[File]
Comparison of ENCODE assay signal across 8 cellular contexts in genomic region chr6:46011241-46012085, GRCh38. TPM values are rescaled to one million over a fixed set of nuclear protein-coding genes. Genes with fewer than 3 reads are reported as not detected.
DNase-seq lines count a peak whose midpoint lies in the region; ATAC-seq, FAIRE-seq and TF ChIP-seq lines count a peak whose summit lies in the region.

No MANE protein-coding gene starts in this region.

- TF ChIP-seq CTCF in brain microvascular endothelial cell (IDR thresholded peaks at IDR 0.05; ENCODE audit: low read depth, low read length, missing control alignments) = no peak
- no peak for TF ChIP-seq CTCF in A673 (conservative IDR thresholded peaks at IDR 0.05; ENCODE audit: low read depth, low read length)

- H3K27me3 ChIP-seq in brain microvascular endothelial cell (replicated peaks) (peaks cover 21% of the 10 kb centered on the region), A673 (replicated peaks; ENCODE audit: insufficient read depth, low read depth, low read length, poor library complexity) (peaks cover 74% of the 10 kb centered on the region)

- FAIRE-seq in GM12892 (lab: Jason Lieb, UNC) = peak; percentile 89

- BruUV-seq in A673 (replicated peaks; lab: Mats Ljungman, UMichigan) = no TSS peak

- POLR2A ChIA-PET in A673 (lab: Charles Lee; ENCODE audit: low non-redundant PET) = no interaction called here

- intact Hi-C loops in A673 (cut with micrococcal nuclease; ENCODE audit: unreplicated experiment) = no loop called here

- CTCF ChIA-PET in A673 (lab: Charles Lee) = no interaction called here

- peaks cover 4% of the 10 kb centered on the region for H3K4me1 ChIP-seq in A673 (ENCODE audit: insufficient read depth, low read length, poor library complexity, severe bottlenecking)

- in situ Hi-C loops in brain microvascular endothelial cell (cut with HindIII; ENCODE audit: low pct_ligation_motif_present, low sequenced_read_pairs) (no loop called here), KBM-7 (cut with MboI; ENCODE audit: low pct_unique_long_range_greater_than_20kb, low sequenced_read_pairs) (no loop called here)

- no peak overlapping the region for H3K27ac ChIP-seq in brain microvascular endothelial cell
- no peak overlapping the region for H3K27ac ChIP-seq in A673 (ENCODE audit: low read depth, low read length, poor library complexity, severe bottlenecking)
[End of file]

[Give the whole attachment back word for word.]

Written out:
Comparison of ENCODE assay signal across 8 cellular contexts in genomic region chr6:46011241-46012085, GRCh38. TPM values are rescaled to one million over a fixed set of nuclear protein-coding genes. Genes with fewer than 3 reads are reported as not detected.
DNase-seq lines count a peak whose midpoint lies in the region; ATAC-seq, FAIRE-seq and TF ChIP-seq lines count a peak whose summit lies in the region.

No MANE protein-coding gene starts in this region.

- TF ChIP-seq CTCF in brain microvascular endothelial cell (IDR thresholded peaks at IDR 0.05; ENCODE audit: low read depth, low read length, missing control alignments) = no peak
- no peak for TF ChIP-seq CTCF in A673 (conservative IDR thresholded peaks at IDR 0.05; ENCODE audit: low read depth, low read length)

- H3K27me3 ChIP-seq in brain microvascular endothelial cell (replicated peaks) (peaks cover 21% of the 10 kb centered on the region), A673 (replicated peaks; ENCODE audit: insufficient read depth, low read depth, low read length, poor library complexity) (peaks cover 74% of the 10 kb centered on the region)

- FAIRE-seq in GM12892 (lab: Jason Lieb, UNC) = peak; percentile 89

- BruUV-seq in A673 (replicated peaks; lab: Mats Ljungman, UMichigan) = no TSS peak

- POLR2A ChIA-PET in A673 (lab: Charles Lee; ENCODE audit: low non-redundant PET) = no interaction called here

- intact Hi-C loops in A673 (cut with micrococcal nuclease; ENCODE audit: unreplicated experiment) = no loop called here

- CTCF ChIA-PET in A673 (lab: Charles Lee) = no interaction called here

- peaks cover 4% of the 10 kb centered on the region for H3K4me1 ChIP-seq in A673 (ENCODE audit: insufficient read depth, low read length, poor library complexity, severe bottlenecking)

- in situ Hi-C loops in brain microvascular endothelial cell (cut with HindIII; ENCODE audit: low pct_ligation_motif_present, low sequenced_read_pairs) (no loop called here), KBM-7 (cut with MboI; ENCODE audit: low pct_unique_long_range_greater_than_20kb, low sequenced_read_pairs) (no loop called here)

- no peak overlapping the region for H3K27ac ChIP-seq in brain microvascular endothelial cell
- no peak overlapping the region for H3K27ac ChIP-seq in A673 (ENCODE audit: low read depth, low read length, poor library complexity, severe bottlenecking)